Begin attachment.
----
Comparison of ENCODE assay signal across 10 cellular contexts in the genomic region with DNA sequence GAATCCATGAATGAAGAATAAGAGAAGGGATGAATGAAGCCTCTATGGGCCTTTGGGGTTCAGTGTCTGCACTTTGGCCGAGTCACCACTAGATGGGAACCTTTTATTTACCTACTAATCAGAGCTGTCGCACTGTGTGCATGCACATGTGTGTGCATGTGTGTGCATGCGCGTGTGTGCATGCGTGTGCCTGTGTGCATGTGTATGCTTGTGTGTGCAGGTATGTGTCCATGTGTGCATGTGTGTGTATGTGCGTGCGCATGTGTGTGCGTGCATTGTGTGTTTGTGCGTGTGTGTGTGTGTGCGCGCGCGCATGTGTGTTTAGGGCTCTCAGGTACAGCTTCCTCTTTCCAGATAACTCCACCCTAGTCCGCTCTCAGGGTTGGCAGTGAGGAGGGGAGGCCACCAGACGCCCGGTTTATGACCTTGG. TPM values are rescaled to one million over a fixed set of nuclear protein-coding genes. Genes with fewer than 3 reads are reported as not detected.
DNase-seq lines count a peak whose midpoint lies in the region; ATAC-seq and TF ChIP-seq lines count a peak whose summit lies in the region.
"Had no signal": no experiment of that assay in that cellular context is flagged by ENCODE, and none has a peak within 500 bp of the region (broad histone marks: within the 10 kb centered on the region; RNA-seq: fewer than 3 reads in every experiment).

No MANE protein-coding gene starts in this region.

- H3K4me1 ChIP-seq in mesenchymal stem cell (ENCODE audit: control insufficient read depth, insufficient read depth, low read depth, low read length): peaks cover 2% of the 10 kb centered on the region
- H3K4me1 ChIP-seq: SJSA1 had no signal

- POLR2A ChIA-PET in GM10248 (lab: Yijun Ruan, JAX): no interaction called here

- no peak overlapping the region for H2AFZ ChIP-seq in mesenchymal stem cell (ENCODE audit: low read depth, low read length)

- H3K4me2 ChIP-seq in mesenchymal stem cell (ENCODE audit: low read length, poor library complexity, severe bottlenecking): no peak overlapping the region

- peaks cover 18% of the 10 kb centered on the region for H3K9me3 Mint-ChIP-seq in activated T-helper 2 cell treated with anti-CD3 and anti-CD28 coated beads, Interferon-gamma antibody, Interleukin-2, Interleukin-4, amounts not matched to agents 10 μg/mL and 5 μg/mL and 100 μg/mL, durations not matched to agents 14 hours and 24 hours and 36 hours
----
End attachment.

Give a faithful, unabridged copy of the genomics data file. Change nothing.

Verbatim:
Comparison of ENCODE assay signal across 10 cellular contexts in the genomic region with DNA sequence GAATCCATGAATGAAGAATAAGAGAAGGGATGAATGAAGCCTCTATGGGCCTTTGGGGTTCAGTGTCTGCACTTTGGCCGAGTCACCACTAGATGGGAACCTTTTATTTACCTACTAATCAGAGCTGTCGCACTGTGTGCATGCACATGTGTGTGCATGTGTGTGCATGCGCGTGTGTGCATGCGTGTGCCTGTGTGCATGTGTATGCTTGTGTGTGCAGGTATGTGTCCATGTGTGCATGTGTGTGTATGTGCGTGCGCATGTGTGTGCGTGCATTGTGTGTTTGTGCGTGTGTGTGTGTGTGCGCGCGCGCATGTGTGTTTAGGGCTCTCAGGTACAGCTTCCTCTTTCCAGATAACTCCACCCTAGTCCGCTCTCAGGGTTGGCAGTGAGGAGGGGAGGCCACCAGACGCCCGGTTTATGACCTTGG. TPM values are rescaled to one million over a fixed set of nuclear protein-coding genes. Genes with fewer than 3 reads are reported as not detected.
DNase-seq lines count a peak whose midpoint lies in the region; ATAC-seq and TF ChIP-seq lines count a peak whose summit lies in the region.
"Had no signal": no experiment of that assay in that cellular context is flagged by ENCODE, and none has a peak within 500 bp of the region (broad histone marks: within the 10 kb centered on the region; RNA-seq: fewer than 3 reads in every experiment).

No MANE protein-coding gene starts in this region.

- H3K4me1 ChIP-seq in mesenchymal stem cell (ENCODE audit: control insufficient read depth, insufficient read depth, low read depth, low read length): peaks cover 2% of the 10 kb centered on the region
- H3K4me1 ChIP-seq: SJSA1 had no signal

- POLR2A ChIA-PET in GM10248 (lab: Yijun Ruan, JAX): no interaction called here

- no peak overlapping the region for H2AFZ ChIP-seq in mesenchymal stem cell (ENCODE audit: low read depth, low read length)

- H3K4me2 ChIP-seq in mesenchymal stem cell (ENCODE audit: low read length, poor library complexity, severe bottlenecking): no peak overlapping the region

- peaks cover 18% of the 10 kb centered on the region for H3K9me3 Mint-ChIP-seq in activated T-helper 2 cell treated with anti-CD3 and anti-CD28 coated beads, Interferon-gamma antibody, Interleukin-2, Interleukin-4, amounts not matched to agents 10 μg/mL and 5 μg/mL and 100 μg/mL, durations not matched to agents 14 hours and 24 hours and 36 hours